Bengal too 'safe' for start-ups
Aug. 18: Bengal lacks a start-up culture "because the risk-taking ability of Bengalis is low", biotechnology pioneer Kiran Mazumdar-Shaw said at Presidency University today while recalling how she started her career working for a brewery in Calcutta before chasing her entrepreneurial dreams elsewhere.
Mazumdar-Shaw, chairman and managing director of Biocon, had landed a job in the Calcutta of the Seventies as the technical head of a brewery on Diamond Harbour Road. She went on to start her own company in Bangalore and shape it with the help of a retired tractor mechanic and a fresher from IIT Madras.
At Presidency University to receive a honorary doctorate in science, Mazumdar-Shaw said her early days of struggle were primarily because people would not take a woman entrepreneur seriously. She credited Bangalore's thriving "start-up culture" with helping her company grow even back then.
When Metro asked her why the same culture was missing in Bengal, Mazumdar-Shaw said: "That's because maybe your risk-taking ability is low. To become a good entrepreneur, you have to take risks. Culturally, people in certain areas are not risk takers. I am a Gujarati. Gujaratis are big risk-takers. People in the south... they are also huge risk-takers. Same can be said of the Punjabis."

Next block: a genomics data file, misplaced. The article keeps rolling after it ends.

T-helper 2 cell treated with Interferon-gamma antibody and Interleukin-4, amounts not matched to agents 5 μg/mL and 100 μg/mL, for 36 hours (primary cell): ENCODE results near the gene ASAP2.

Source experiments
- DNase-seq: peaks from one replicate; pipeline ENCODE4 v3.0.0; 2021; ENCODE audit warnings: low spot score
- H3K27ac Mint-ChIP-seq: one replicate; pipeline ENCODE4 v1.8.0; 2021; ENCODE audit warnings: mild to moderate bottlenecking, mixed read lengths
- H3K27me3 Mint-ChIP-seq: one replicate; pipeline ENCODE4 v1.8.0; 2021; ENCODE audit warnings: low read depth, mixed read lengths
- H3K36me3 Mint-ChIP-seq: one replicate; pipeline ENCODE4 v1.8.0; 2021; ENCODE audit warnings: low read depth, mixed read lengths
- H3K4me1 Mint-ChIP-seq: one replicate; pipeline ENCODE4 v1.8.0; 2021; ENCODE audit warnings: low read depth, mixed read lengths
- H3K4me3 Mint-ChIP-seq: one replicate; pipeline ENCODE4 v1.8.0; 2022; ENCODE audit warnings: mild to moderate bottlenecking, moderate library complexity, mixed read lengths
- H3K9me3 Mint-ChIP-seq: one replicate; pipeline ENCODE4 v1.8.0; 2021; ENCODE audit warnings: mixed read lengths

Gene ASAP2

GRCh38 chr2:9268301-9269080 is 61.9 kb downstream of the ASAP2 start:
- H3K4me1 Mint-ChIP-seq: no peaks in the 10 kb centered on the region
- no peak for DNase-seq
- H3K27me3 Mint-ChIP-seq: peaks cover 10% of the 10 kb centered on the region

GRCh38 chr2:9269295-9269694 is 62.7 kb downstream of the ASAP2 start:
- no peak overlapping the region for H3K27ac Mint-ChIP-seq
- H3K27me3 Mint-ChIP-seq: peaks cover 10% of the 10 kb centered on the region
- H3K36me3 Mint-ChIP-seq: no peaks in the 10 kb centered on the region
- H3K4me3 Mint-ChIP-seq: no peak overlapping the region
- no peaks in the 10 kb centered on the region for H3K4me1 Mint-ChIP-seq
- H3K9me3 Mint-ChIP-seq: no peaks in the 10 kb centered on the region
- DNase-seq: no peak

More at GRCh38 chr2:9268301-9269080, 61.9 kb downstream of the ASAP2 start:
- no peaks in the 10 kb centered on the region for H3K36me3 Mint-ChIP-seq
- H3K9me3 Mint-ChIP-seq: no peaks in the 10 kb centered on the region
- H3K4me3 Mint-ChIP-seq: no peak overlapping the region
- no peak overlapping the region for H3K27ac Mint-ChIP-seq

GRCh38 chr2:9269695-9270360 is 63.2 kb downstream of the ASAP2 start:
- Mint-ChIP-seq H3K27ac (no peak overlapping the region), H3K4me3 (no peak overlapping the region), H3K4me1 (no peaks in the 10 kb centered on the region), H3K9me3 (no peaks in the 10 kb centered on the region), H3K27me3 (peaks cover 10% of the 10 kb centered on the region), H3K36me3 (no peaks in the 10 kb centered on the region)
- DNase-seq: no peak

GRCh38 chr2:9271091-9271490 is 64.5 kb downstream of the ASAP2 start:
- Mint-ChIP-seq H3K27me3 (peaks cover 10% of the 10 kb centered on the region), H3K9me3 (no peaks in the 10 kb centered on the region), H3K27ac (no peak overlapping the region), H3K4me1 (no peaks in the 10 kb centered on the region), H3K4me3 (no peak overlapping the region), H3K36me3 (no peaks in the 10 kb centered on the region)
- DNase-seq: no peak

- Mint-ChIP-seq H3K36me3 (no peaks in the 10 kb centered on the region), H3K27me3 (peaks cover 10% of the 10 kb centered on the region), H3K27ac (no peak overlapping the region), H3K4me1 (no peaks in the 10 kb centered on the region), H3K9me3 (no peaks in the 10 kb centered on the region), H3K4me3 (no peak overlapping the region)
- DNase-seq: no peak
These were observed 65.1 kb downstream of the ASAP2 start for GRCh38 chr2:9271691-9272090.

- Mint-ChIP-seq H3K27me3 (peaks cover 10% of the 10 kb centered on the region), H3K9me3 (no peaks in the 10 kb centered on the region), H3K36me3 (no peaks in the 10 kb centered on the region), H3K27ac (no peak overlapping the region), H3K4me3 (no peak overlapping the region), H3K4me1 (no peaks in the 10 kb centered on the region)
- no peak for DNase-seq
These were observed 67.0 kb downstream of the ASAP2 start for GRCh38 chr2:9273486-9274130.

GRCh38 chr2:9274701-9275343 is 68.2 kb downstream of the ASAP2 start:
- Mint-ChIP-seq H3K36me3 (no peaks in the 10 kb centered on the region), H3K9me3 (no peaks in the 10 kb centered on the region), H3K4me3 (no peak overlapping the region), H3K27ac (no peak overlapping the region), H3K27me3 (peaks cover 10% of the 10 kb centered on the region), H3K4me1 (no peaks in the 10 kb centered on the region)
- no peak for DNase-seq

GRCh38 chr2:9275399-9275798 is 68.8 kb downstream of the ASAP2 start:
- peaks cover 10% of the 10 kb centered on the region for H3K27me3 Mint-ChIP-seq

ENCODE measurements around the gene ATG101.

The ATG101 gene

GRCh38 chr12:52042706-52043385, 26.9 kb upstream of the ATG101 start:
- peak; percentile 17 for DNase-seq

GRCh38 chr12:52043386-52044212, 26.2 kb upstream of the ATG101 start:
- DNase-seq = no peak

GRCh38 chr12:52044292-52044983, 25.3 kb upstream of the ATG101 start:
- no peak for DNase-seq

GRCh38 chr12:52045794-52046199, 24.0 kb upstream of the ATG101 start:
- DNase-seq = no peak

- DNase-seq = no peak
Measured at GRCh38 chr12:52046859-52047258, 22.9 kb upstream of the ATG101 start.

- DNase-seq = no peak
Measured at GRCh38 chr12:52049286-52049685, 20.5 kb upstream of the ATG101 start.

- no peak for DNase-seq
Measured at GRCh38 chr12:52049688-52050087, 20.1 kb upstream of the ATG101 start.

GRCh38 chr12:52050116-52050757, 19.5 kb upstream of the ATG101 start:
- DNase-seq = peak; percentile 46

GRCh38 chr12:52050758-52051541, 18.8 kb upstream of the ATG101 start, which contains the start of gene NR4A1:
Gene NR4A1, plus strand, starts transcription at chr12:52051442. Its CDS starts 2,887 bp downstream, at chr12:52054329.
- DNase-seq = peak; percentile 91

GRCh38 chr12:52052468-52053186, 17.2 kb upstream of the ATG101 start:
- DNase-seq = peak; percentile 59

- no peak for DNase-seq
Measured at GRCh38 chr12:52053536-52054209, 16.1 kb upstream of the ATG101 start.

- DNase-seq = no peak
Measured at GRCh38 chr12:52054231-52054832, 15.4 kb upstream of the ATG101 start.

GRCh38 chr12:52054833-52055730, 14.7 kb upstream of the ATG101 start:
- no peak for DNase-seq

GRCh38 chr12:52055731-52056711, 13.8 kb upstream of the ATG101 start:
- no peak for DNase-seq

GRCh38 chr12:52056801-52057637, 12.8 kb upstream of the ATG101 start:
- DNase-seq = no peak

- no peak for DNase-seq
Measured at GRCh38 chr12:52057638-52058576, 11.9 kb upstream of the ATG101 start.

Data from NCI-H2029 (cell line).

The Biocon boss added: "But Bengalis like comfortable, secure jobs. The moment you want job security, you are not an entrepreneur. There is no such thing as job security. You must create your own jobs. Start-up culture will never happen if you want job security."
Bye-bye Calcutta, hello Bangalore
Between 1976 and 1978, Mazumdar-Shaw had worked in Calcutta for Jupiter Breweries. "As the first female brew master, I was tasked to commission a brewery. Since the technical head had walked out, the job came my way at Jupiter Breweries," she recalled.
But she was in for a "rude shock".
"I had the gallant job of commissioning a brewery, yet I did not get a permanent job anywhere in the country. Everybody argued that while women were good as trouble-shooters, they could not be considered for a permanent job in this profession," she said. " So instead of starting my career in brewing, on the rebound I started my company in biotechnology."
Mazumdar-Shaw was 25 when she shifted to Bangalore. "I started my venture in a garage with Rs 10,000," she said.
Her focus, she recalled, was on "building credibility". Biocon is today regarded as Asia's premier biopharmaceutical company and the Bengal she left behind an industrial has-been.